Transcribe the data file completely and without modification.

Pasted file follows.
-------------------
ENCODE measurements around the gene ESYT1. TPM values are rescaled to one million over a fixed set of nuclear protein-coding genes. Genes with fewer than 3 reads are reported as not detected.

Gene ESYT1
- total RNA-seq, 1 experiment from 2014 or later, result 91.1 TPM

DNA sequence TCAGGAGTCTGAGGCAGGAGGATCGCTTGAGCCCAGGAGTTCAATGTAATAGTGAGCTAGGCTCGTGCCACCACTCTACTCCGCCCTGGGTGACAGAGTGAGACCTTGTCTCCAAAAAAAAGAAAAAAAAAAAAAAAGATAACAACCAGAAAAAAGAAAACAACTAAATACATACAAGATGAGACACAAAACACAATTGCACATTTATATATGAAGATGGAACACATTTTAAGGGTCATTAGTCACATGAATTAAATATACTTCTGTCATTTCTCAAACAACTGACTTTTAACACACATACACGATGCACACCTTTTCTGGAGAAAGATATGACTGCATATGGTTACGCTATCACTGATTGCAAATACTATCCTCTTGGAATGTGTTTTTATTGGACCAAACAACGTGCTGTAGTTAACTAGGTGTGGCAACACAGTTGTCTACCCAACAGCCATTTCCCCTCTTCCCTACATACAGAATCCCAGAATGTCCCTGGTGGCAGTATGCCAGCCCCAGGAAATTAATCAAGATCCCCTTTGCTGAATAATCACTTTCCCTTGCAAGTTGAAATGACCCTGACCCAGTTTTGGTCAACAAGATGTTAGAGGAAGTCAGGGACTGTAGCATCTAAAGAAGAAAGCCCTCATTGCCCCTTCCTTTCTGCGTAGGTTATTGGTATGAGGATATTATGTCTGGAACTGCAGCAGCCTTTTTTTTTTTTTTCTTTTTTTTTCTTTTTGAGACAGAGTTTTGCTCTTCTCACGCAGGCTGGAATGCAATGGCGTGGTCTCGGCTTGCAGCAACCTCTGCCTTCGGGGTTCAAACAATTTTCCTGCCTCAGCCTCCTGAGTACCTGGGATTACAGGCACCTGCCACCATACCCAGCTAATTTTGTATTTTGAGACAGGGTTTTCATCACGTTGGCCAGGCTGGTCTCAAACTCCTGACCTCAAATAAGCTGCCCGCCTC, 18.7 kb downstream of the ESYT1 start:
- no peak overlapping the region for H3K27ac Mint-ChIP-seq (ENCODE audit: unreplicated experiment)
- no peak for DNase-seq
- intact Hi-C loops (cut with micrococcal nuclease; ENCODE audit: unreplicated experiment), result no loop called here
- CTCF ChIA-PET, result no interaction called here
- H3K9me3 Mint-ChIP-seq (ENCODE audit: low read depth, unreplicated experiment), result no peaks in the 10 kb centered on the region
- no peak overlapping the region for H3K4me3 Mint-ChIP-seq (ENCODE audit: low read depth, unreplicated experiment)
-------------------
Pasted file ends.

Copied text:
ENCODE measurements around the gene ESYT1. TPM values are rescaled to one million over a fixed set of nuclear protein-coding genes. Genes with fewer than 3 reads are reported as not detected.

Gene ESYT1
- total RNA-seq, 1 experiment from 2014 or later, result 91.1 TPM

DNA sequence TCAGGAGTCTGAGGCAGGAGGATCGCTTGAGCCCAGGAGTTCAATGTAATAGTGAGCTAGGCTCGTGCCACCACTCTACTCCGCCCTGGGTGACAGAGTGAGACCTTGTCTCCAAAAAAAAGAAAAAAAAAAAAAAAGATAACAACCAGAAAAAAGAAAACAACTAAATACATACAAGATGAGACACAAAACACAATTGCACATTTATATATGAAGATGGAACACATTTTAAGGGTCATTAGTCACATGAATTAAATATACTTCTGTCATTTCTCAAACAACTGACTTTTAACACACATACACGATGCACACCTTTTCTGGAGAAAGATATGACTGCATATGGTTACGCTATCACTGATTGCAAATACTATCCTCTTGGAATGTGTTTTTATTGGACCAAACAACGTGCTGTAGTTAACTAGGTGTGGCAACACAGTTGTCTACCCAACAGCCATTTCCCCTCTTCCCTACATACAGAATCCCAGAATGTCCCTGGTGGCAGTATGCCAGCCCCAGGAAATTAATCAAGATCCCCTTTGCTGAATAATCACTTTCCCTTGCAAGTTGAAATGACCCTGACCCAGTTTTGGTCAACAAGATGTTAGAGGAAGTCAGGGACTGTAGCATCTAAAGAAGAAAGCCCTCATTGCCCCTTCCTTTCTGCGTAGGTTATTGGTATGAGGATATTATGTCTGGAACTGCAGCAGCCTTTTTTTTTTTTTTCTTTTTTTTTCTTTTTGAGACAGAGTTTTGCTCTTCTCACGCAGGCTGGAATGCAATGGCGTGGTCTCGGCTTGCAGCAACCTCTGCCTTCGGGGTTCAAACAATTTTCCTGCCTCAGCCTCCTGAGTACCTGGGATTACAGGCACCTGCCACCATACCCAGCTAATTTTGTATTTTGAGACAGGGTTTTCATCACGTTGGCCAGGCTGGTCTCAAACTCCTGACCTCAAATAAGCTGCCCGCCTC, 18.7 kb downstream of the ESYT1 start:
- no peak overlapping the region for H3K27ac Mint-ChIP-seq (ENCODE audit: unreplicated experiment)
- no peak for DNase-seq
- intact Hi-C loops (cut with micrococcal nuclease; ENCODE audit: unreplicated experiment), result no loop called here
- CTCF ChIA-PET, result no interaction called here
- H3K9me3 Mint-ChIP-seq (ENCODE audit: low read depth, unreplicated experiment), result no peaks in the 10 kb centered on the region
- no peak overlapping the region for H3K4me3 Mint-ChIP-seq (ENCODE audit: low read depth, unreplicated experiment)